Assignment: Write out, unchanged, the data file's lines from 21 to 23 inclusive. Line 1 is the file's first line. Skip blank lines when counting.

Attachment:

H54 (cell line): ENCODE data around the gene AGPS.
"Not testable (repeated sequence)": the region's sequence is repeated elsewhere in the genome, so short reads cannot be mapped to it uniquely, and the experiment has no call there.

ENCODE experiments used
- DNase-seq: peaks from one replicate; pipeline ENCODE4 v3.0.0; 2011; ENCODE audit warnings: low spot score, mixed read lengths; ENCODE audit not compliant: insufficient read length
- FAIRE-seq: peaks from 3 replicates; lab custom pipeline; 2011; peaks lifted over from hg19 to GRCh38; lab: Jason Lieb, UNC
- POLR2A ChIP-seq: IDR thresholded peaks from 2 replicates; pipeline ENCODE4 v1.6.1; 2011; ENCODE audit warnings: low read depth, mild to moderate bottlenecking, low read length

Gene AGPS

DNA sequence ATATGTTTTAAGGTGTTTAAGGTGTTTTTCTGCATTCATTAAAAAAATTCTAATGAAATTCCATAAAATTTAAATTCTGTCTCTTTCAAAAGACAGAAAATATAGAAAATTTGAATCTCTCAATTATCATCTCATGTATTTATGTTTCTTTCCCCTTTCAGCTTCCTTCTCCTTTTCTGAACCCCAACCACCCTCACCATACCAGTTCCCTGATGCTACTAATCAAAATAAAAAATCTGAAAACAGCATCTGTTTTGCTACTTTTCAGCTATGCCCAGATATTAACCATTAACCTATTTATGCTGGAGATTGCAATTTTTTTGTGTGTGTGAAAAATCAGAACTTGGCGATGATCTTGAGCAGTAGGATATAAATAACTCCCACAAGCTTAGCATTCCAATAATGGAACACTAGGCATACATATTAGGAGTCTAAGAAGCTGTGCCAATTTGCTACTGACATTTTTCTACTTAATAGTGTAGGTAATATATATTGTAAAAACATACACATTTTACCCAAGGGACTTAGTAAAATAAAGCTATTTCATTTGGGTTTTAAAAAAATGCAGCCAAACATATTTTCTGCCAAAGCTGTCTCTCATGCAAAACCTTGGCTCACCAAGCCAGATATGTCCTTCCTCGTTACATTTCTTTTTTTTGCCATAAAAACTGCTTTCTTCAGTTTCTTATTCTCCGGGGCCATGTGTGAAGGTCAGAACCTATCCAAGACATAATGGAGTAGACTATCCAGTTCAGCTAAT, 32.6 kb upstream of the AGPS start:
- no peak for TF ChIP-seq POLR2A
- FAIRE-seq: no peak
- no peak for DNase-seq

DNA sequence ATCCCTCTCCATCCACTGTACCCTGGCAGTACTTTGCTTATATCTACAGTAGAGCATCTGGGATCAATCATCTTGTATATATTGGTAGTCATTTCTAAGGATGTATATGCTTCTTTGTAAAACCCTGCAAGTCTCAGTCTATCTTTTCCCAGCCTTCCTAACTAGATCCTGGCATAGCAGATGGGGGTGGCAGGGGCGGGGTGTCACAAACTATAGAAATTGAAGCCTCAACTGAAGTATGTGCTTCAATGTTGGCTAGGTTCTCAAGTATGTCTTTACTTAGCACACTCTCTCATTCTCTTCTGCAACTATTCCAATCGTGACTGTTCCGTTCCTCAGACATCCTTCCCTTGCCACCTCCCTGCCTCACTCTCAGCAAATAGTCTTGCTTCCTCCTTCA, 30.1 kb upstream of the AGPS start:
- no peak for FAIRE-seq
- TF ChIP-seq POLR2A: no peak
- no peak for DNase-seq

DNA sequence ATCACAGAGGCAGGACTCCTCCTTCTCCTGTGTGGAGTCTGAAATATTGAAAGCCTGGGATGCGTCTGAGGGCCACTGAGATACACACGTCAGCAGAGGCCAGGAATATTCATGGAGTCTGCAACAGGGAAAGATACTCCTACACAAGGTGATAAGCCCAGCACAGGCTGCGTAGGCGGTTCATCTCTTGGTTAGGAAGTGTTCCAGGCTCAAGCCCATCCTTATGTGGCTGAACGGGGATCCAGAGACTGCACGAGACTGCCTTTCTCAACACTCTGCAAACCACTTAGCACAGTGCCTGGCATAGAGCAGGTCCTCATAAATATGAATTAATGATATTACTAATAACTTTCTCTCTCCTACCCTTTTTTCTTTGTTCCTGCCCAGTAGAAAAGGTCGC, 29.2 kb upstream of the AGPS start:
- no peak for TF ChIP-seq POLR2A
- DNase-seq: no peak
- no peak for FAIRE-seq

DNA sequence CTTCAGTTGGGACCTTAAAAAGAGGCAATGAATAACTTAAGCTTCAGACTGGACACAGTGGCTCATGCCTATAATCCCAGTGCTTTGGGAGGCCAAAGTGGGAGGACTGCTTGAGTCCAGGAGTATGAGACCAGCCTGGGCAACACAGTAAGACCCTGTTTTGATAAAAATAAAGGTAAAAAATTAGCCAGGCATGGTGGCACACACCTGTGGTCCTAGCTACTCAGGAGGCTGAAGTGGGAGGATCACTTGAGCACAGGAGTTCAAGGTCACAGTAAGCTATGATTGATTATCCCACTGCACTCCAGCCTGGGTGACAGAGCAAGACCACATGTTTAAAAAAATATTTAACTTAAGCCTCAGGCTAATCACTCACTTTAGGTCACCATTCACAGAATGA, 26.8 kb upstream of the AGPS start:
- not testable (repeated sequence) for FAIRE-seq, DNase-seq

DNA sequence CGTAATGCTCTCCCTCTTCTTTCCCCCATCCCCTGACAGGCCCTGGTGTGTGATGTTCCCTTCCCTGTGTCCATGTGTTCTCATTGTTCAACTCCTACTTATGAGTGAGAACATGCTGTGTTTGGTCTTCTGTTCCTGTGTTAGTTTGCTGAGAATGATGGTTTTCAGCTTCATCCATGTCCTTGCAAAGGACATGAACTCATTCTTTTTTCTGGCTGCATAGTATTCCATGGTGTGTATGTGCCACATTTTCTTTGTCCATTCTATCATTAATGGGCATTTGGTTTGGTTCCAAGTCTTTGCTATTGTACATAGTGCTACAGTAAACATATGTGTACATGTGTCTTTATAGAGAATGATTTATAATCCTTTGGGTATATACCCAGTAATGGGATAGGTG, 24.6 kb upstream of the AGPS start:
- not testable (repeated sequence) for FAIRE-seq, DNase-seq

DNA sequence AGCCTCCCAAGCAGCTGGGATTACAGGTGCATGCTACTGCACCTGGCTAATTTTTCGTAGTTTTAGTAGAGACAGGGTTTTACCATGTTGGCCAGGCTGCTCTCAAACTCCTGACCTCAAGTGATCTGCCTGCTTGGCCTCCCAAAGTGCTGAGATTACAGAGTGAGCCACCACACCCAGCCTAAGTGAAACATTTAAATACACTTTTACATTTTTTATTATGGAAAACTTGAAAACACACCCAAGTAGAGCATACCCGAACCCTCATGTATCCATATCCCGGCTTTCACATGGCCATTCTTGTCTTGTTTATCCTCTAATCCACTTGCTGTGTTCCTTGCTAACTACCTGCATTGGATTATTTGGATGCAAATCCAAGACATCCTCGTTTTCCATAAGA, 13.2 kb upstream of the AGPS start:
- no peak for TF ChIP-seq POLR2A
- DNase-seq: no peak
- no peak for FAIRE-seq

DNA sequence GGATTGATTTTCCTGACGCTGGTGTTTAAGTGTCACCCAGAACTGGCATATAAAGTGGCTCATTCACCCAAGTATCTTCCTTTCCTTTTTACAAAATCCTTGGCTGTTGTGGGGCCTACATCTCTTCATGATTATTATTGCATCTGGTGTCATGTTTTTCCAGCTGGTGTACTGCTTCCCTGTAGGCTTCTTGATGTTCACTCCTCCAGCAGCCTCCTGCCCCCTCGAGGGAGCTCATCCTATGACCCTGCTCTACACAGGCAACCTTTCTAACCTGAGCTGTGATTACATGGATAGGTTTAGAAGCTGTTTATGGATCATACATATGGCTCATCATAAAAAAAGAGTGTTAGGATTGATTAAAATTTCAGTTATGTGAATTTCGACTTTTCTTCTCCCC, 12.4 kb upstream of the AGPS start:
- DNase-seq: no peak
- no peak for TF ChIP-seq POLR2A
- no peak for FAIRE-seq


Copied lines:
- not testable (repeated sequence) for FAIRE-seq, DNase-seq

DNA sequence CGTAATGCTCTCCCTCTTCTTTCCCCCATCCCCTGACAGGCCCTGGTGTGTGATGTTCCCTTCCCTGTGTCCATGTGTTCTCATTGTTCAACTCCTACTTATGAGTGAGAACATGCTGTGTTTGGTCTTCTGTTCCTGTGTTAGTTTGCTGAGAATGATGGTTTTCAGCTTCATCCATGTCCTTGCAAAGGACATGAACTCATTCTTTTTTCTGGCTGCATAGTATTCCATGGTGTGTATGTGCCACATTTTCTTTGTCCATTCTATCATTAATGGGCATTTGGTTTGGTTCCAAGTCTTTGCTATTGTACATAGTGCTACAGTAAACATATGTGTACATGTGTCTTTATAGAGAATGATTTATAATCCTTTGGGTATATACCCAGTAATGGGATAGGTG, 24.6 kb upstream of the AGPS start:
- not testable (repeated sequence) for FAIRE-seq, DNase-seq